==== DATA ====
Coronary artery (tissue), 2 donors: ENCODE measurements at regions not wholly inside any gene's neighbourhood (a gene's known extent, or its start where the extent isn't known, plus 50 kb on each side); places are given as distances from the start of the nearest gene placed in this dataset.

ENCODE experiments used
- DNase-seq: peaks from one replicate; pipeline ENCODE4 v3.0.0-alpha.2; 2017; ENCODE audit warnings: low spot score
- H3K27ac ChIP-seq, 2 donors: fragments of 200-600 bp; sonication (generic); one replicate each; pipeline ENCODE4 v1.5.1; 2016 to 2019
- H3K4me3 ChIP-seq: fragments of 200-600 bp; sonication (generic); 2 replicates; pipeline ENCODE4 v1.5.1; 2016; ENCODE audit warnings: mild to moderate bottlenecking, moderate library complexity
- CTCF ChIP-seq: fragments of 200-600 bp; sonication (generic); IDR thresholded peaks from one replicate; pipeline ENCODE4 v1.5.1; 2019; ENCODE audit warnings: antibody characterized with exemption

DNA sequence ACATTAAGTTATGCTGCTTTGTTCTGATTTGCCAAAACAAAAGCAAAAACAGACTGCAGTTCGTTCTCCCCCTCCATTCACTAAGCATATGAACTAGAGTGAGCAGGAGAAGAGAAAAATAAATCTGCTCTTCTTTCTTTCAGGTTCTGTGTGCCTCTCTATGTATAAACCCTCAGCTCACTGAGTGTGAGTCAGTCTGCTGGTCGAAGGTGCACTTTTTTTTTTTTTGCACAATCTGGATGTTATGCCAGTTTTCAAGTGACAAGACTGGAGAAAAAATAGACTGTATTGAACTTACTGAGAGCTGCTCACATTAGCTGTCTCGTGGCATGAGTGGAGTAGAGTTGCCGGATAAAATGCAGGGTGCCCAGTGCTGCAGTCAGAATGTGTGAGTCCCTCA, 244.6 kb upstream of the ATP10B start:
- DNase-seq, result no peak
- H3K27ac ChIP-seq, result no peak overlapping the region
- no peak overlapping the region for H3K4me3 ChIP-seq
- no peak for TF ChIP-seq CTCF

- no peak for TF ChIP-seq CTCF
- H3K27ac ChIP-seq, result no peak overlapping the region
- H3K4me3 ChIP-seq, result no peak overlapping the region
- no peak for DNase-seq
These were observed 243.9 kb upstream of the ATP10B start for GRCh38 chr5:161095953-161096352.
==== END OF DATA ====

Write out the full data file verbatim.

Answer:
Coronary artery (tissue), 2 donors: ENCODE measurements at regions not wholly inside any gene's neighbourhood (a gene's known extent, or its start where the extent isn't known, plus 50 kb on each side); places are given as distances from the start of the nearest gene placed in this dataset.

ENCODE experiments used
- DNase-seq: peaks from one replicate; pipeline ENCODE4 v3.0.0-alpha.2; 2017; ENCODE audit warnings: low spot score
- H3K27ac ChIP-seq, 2 donors: fragments of 200-600 bp; sonication (generic); one replicate each; pipeline ENCODE4 v1.5.1; 2016 to 2019
- H3K4me3 ChIP-seq: fragments of 200-600 bp; sonication (generic); 2 replicates; pipeline ENCODE4 v1.5.1; 2016; ENCODE audit warnings: mild to moderate bottlenecking, moderate library complexity
- CTCF ChIP-seq: fragments of 200-600 bp; sonication (generic); IDR thresholded peaks from one replicate; pipeline ENCODE4 v1.5.1; 2019; ENCODE audit warnings: antibody characterized with exemption

DNA sequence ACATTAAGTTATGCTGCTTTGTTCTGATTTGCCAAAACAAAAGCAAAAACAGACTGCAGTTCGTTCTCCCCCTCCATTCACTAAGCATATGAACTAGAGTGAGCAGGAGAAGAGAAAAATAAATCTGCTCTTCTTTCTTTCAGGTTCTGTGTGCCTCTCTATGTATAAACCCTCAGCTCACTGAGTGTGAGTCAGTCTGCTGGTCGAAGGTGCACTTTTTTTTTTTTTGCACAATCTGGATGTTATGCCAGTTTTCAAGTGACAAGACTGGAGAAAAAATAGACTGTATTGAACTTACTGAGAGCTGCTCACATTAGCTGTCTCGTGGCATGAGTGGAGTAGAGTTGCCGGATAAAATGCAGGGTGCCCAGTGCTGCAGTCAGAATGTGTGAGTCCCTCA, 244.6 kb upstream of the ATP10B start:
- DNase-seq, result no peak
- H3K27ac ChIP-seq, result no peak overlapping the region
- no peak overlapping the region for H3K4me3 ChIP-seq
- no peak for TF ChIP-seq CTCF

- no peak for TF ChIP-seq CTCF
- H3K27ac ChIP-seq, result no peak overlapping the region
- H3K4me3 ChIP-seq, result no peak overlapping the region
- no peak for DNase-seq
These were observed 243.9 kb upstream of the ATP10B start for GRCh38 chr5:161095953-161096352.